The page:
I can tell by looking at Bernard that he’s in the best shape he’s been in for years.

And I can tell from talking to him that there’s a harder edge to Bernard that I haven’t seen in a long time.

I can see a new bit of fight in him.

I read the stuff about Jim Gavin telling him he was dropped, and about how he wanted to look everyone in the eye and let them know the team came first for him.

That was the approach I took in 2015, the season I wasn’t starting when, being honest, I felt I should have.

Not that he would have appreciated it at the time, but Jim dropping Bernard for last year’s All-Ireland final replay could pay dividends for Dublin later this summer.

At the time, it’s a shock. It’s a kick in the balls.

But it means you fight that bit harder. You prove your point again.

He didn’t carry it around with him after being dropped for last year’s All-Ireland final replay but all top sports people have egos.

If you don’t, you won’t make it at that level.

You can call it ego or you can call it confidence but all elite athletes have it and when they’re not picked, they doubt themselves and they hurt.

And while he would never put the team in jeopardy, of course he was disappointed he didn’t start that match.

Dropping weight to increase his speed seems like a natural enough course of action and I know he’s been very pro-active about achieving that.

The two things any player needs for that position are patience and self-belief.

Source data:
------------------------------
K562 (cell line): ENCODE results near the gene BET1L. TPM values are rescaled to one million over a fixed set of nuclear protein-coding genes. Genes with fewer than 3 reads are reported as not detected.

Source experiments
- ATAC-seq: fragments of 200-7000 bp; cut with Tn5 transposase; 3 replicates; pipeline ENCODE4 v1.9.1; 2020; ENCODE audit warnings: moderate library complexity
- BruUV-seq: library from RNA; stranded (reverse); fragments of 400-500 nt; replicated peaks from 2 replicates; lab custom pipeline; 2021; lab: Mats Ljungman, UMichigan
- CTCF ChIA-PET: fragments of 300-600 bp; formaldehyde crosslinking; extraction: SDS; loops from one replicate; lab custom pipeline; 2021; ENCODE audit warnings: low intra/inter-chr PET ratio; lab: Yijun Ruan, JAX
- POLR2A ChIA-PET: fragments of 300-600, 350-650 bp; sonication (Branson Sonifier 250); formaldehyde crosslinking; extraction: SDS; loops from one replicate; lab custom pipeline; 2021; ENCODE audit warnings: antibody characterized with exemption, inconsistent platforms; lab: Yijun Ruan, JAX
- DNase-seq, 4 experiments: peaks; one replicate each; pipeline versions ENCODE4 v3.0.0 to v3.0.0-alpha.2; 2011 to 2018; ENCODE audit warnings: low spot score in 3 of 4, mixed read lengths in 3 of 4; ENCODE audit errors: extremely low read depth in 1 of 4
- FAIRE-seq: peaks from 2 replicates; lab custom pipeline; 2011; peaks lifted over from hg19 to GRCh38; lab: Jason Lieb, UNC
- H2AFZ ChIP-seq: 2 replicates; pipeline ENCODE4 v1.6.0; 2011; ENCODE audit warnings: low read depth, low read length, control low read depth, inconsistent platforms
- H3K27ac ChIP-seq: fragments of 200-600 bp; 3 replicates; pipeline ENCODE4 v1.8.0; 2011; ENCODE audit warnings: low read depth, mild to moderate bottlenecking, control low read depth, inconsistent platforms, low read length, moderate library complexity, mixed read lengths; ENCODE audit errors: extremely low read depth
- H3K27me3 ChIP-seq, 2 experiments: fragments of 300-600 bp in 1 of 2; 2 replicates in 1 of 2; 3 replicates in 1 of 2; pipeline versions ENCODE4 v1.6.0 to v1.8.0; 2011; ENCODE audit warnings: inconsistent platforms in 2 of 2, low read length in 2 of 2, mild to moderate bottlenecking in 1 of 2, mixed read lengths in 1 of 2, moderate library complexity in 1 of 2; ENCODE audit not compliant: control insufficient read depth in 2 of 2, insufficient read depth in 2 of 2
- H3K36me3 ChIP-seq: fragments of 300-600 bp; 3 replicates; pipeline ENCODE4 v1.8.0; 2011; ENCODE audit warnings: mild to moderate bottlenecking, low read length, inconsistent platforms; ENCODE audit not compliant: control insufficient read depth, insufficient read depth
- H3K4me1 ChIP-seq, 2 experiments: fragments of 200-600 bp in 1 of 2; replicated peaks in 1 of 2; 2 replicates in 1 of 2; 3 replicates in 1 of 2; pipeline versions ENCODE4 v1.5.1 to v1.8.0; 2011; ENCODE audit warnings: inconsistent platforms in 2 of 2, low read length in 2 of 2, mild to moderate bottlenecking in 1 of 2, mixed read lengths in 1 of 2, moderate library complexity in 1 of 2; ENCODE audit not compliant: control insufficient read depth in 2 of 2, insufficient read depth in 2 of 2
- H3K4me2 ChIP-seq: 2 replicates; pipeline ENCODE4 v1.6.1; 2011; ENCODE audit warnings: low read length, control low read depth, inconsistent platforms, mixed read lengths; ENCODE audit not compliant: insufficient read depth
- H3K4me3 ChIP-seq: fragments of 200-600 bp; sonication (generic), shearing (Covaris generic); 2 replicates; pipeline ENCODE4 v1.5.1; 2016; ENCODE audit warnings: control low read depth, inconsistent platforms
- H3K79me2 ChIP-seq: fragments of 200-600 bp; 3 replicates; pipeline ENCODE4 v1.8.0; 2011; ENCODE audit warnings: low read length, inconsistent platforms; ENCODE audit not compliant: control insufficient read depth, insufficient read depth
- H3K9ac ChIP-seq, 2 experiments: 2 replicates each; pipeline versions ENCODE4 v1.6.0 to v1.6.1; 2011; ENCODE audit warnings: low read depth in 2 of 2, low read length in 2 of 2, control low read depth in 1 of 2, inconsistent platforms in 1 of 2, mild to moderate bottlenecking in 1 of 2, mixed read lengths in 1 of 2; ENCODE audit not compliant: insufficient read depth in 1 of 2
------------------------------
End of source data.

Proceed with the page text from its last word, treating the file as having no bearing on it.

And of all the players I’ve played with, I’ve never seen anyone as patient as Bernard.

When I played in the full-forward line and the ball wasn’t coming in, I’d go for a wander and start trying to make things happen.

Bernard’s a typical poacher. He’ll sit tight and wait for his opportunity.

His goal against Mayo in the 2015 semi-final replay was a classic of that particular genre.

Late on, I put Brian Fenton through on goal. He skewed a shot but Bernard was there to poke it in.

People can say it was just lucky that he was there but that’s what he’s done all through his career – wait in that space for that opportunity for the ball to break and then it’s in the back of the net.

He’s suffered a bit through the tactical changes in the inter-county game of late.

The last few years have been quite tough for him because teams play with so many men back. To counter that, Dublin have opted to run the ball much more than they used to. They don’t kick long with nearly the same frequency.

People might say he’s not playing well but he’s a victim of how teams set up against Dublin and in some ways, of how Dublin move the ball.

He’s not going to come out and try and get involved. He’s going to stay close to goal, which is why I can see him prolonging his career a bit further than a lot of people seem to expect.


It was interesting looking at Donegal and Tyrone at the weekend and the number of scores they produced.

You’d imagine that if space is opening up in a match between those two, it will be even easier found elsewhere.

I’m sure Westmeath will seek to constrict on Sunday in Croke Park but if - as we all expect - Dublin get over that, Kildare will have to concede at least some room if they want to play the same vibrant game they did against Meath last weekend.

And though he’s in the last season or two of his Dublin career, it’s more Bernard’s style go out with a bang than to quietly excuse himself.